A big THANK YOU to our guest contributor, Mrs. Q, not only for her insightful post, but for taking on a challenge few of us are brave enough to do and raising awareness of this all too urgent crisis. Follow Mrs. Q on her eye-opening blog.
My name is Mrs. Q and I’m an educator in the Midwest. I decided to eat school lunch every day in 2010, take a picture of the lunch, and blog about it: Fed Up With Lunch: The School Lunch Project. My goal was to raise awareness of school lunch. In particular I wanted parents to know that school lunches have gotten worse since when they were kids. The quality has decreased as more processed food products are offered to kids.
School districts aren’t cooking onsite anymore – they are bringing food in frozen and then heating it up in large ovens. Lunch ladies who know how to cook are losing their jobs and being replaced by people who don’t have training and don’t cost as much. Kids are getting fat, but even the skinny kids are not eating right. It’s not an issue of obesity, which seems to draw people in: “Let’s fight fat!” It’s not the fat kids. Instead it’s more of the dull issue of nutrition, which effects children of all sizes. American kids are malnourished; they are eating the wrong foods.
Packing lunch for your own kid is a great alternative for you, but for the kid “Joe” living in poverty who depends on the school for his best meal of the day? Joe is not getting a fresh, healthy meal. Instead Joe is getting some perversion of the USDA guidelines that specify among other things that fries are a veggie and fruit juice is a fruit. Combine daily tater tots with a fruit jello and chicken nuggets (50% chicken of less) and a piece of bread (the grain component) and his school is paving his path straight to the local fast food joint. And Joe, you only get 20 minutes in which to eat including the time you spend in line.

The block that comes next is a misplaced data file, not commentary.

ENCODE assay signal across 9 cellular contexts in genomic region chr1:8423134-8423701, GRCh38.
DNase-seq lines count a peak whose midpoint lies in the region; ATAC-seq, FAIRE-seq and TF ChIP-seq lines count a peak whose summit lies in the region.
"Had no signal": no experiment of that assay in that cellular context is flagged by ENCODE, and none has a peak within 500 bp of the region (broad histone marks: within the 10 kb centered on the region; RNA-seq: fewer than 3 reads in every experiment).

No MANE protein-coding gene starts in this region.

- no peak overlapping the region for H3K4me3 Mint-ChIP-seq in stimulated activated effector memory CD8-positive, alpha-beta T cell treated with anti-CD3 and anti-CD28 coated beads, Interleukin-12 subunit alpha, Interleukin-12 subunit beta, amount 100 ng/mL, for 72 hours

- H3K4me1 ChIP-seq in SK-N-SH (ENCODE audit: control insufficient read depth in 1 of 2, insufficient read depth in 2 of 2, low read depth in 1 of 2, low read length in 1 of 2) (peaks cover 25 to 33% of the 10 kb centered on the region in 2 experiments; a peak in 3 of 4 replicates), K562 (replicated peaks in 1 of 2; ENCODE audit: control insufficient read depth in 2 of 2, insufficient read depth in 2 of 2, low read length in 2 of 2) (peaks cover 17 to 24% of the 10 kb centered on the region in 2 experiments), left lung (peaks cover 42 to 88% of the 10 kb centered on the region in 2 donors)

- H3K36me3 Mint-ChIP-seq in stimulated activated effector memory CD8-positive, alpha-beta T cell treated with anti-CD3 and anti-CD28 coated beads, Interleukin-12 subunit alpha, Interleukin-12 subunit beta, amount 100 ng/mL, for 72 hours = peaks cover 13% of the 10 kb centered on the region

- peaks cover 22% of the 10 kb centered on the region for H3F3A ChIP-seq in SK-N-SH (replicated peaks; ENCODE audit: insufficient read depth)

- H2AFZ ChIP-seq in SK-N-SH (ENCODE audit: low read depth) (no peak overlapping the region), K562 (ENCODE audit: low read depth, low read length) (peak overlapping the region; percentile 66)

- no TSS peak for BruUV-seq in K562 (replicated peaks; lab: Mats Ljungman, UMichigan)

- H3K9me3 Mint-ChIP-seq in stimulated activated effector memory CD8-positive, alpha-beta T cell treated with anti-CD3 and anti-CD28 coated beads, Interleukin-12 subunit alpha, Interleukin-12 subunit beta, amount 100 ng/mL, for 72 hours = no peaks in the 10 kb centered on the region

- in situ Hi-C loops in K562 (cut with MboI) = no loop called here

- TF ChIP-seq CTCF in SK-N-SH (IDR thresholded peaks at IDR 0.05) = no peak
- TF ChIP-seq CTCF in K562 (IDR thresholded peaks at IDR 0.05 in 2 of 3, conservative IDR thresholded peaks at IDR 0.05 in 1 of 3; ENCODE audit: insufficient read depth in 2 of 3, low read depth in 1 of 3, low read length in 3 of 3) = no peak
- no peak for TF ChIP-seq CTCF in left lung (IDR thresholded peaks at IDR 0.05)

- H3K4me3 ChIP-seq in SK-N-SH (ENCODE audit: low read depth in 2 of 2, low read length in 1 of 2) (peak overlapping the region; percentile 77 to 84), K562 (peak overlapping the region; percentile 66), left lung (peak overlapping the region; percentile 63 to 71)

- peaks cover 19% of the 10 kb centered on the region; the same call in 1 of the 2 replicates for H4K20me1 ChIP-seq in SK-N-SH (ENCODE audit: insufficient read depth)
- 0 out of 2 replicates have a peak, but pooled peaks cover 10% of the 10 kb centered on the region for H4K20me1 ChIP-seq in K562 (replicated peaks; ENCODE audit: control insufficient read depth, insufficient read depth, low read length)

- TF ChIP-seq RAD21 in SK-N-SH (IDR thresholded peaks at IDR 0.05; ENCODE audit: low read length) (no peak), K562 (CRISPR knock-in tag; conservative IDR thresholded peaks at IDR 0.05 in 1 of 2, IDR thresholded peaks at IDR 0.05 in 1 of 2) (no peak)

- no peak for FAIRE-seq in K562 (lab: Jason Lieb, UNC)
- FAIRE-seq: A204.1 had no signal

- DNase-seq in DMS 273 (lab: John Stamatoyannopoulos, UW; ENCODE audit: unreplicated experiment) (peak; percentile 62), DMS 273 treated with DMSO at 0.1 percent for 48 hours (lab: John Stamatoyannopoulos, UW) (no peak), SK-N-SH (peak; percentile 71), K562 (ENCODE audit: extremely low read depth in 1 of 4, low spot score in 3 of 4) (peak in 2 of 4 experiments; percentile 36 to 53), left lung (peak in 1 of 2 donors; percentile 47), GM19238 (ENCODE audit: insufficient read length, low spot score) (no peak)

Oh. I forgot to say that Joe no longer gets recess in school (at my school there is no recess). Recess was cut not by the budget (recess is free after all), but instead by administrators looking to cram in more education in an already short day. And there you have Joe’s daily reality in school. No wonder he can’t sit in his chair and pay attention to his teacher.
We have to do better. We have to question everything. We owe it to Joe and every American child regardless of family income.